Longevity

101 Facts About Ageing #34: Probability Of Death According To Age

Posted on 7 September 2021

As Daniel Patrick Moynihan, an American sociologist, politician, and diplomat once said: “Everyone is entitled to his own opinion, but not his own facts”. And we wholeheartedly agree. A shared set of facts is the first step to building a better world with longevity for all. In that spirit, we are creating a series that covers 101 indisputable facts about ageing, health and longevity.

Throughout most of life, the risk of death increases exponentially – very roughly speaking, the annual probability of death increases ten-fold every 20 years between the ages of 30 and 80. During this period, risk of death closely follows what is known as the Gompertz–Makeham law. This law states that risk of death is the sum of two components: one that rises exponentially with age (representing the increased susceptibility of the elderly to most causes of mortality) and one that is not dependant on age (representing death due to environmental factors). In developped countries, the latter component is negligible as the vast majority of deaths are linked to ageing.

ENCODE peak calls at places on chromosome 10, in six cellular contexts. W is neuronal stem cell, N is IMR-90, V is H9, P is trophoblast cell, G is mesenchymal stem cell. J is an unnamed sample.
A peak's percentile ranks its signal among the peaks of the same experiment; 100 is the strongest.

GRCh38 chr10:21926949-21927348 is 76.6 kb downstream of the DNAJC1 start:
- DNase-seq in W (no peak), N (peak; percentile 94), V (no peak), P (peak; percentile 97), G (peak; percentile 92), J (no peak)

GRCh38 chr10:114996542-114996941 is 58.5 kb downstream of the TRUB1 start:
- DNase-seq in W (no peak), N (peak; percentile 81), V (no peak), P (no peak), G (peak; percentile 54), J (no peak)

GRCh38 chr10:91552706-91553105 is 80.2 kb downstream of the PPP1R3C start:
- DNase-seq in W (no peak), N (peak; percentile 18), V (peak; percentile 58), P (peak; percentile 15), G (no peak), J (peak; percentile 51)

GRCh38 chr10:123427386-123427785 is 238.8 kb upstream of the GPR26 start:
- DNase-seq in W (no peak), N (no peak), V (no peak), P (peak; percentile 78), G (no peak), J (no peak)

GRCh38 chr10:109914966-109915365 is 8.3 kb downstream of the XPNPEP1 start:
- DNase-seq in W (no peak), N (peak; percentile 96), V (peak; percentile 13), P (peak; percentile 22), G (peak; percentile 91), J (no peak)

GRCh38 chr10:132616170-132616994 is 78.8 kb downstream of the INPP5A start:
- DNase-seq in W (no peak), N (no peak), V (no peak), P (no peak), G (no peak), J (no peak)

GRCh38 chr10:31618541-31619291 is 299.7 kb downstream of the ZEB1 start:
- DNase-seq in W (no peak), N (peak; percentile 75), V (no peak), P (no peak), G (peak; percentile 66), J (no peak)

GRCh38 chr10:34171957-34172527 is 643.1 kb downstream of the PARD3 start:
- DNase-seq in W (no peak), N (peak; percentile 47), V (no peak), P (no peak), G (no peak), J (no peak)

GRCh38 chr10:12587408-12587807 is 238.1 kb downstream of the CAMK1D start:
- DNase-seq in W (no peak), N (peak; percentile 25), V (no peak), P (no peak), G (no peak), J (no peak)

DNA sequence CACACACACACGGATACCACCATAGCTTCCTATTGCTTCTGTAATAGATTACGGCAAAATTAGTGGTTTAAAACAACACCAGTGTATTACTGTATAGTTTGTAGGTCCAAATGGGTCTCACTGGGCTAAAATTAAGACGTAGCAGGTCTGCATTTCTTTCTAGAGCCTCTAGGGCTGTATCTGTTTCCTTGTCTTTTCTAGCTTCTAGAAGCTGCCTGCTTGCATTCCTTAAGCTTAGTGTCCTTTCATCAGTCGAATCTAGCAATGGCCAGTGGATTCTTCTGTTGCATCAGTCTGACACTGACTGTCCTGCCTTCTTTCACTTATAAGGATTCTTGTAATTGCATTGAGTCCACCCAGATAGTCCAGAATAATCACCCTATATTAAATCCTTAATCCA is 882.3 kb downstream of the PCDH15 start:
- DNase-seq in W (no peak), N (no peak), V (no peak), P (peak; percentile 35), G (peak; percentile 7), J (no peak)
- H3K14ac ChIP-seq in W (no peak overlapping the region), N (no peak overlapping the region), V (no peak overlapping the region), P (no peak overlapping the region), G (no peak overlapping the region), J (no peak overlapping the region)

Annual risk of death (1 in y) by age and sex:

Annual risk of death by age for males and females in the United Kingdom (2005). Note that each gradation on the y-axis represents a ten-fold increase in mortality, so the mostly straght lines after age 30 means that risk is increasing exponentially.
Source

This law does not apply at younger ages – the risk of death is higher within the first year of birth at about 1 in 200 in developped countries (give or take, depending on sex). Risk falls sharply within the first few years of life, and is lowest at around the age of 5. The steepest increase in risk occurs throughout adolescence, and risk begins to follow an exponential function by age 30.

Less is known about how risk changes beyond age 80. Some studies suggest that death rates increase at a slower rate in advanced age. Risk of death is higher for males than for females at all ages, however this sex difference is less pronounced at extremes of age. For example in the United Kingdom in 2018, 85-89 year-old males were around 25% more likely to die in any given year than their female counterparts, while risk for 30-34 year old males was about twice as high as for females in the same age range.


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